Review By Lynn René Bayley,Fanfare,January 2009
Lars Ulrik Mortensen’s series of Buxtehude’s harpsichord music continues apace with this second release from Naxos. Like the first, there is much to enjoy here, even though these pieces are comparatively smaller works except for the variations on More Palatino and the Suites in G and E Minor. The former, based on a student drinking song, is a delightful excursion into Buxtehude’s kitchen, so to speak; his variations are more dance-like, less complex, than his writing in the sonatas. The Suite in G Minor, on the other hand, is less regular in rhythm, less predictable in its direction. Its construction is based more on an exploration of harmony and rhythm than on any melodic or thematic content. The Courante, in particular, is richly scored for its
I really enjoyed the Fugue in C, a lively 6/8 tune, full of swagger, the contrapuntal lines set spinning about 45 seconds into the piece and continuing to build throughout its brief duration of less than three minutes—it builds to a strong climax before leveling off, surprisingly, to a quiet finish. The Courant Zimble with 8 Variations I found to be even more interesting than its predecessor, each of the short movements flowing into one another like little mountain trickles into a stream; each succeeding variation almost seemed a variant, not of the original theme, but of the variation preceding. In the fifth variation, he puts the damper on and explores very dry, low-register plectrum effects with good results; in the seventh, the damper is only partway on and he explores the upper middle registers. This is indeed Buxtehude at his best. The Canzonetta in G was pleasant but not terribly interesting.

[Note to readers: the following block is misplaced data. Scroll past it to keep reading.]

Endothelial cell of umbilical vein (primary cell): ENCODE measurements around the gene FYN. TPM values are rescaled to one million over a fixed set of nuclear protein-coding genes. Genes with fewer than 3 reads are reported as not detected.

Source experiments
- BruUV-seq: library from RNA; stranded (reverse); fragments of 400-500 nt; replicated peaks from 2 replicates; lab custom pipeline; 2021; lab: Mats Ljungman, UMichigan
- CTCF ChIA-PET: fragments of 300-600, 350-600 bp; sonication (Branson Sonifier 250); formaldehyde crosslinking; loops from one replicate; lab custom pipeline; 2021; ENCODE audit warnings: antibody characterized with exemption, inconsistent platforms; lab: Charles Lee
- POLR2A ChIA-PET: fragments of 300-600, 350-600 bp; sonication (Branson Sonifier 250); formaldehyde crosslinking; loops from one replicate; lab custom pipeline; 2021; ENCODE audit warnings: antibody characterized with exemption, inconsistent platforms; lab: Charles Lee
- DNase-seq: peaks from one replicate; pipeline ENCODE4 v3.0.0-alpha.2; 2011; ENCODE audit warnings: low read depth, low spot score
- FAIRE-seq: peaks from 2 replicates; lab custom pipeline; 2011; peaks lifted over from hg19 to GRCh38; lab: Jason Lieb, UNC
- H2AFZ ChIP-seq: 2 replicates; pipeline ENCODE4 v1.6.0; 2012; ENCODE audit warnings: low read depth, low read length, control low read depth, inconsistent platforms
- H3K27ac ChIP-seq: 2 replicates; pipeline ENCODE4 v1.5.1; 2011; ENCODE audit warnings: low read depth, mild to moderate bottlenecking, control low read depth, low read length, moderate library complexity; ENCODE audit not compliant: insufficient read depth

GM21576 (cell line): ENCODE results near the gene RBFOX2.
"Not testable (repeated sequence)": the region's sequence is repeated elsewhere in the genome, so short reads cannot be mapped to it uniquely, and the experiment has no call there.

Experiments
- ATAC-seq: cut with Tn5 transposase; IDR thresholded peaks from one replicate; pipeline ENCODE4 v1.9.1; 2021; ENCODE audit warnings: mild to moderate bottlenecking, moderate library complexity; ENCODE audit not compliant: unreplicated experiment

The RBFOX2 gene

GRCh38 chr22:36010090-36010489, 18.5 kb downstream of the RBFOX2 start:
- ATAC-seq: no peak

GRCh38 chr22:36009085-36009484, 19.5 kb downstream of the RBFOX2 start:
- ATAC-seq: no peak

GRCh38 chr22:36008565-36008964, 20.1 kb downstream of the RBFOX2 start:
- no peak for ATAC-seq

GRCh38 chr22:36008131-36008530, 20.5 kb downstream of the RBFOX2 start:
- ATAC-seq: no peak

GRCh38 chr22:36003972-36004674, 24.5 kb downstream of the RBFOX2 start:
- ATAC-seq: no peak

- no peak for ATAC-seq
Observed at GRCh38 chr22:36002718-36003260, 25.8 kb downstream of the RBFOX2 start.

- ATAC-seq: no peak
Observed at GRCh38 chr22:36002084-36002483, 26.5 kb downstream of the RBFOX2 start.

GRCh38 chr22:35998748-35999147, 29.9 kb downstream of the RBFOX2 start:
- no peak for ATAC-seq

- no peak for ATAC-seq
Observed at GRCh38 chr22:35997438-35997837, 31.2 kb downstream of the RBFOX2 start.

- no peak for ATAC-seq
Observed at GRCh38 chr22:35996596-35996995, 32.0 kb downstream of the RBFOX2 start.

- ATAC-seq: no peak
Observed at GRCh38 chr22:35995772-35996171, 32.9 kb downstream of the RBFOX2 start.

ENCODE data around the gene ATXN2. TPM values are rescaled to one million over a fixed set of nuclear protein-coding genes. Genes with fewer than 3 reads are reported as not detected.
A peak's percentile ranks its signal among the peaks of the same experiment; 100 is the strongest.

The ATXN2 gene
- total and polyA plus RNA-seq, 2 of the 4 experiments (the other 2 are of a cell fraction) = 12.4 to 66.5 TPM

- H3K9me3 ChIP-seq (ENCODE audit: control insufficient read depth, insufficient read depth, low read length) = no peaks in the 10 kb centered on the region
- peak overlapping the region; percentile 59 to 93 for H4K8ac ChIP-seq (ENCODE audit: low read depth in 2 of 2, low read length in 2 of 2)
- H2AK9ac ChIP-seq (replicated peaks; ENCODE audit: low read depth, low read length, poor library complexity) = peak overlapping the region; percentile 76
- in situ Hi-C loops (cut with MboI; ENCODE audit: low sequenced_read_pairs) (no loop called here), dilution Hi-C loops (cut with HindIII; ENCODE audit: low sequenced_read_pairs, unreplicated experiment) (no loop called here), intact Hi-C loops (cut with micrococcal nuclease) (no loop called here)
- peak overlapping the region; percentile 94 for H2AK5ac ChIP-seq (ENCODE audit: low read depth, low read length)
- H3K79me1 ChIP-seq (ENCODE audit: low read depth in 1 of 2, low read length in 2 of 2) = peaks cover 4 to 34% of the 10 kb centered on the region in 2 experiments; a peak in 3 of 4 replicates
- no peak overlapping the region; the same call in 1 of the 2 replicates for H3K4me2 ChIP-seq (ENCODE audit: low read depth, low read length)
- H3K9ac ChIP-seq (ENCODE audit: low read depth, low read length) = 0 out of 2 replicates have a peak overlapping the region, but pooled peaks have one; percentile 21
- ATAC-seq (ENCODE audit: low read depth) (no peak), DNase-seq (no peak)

The Suite in E Minor, similar in structure and approach to the one in G Minor, was to my ears more “regular” in its construction, a shade less innovative, yet nonetheless effective on its own terms. I didn’t mind hearing it once, but it’s not a piece I would revisit except for the final Gigue, livelier and more inventive than its predecessor is. The Canzona in G, longer than the Canzonetta, went through some changes in tempo and mood, with odd pauses and stutter-rhythm here and there. I found the concluding setting of Nun lob, mein Seel, den Herren to be a very low-key piece for a closer.
As in his previous issue, Mortensen’s playing is delightful, full of odd rubato touches that make (to reverse the Biblical quote used by Handel) “the plain places rough.” Sound quality is phenomenal, natural, clear, and wholly realistic.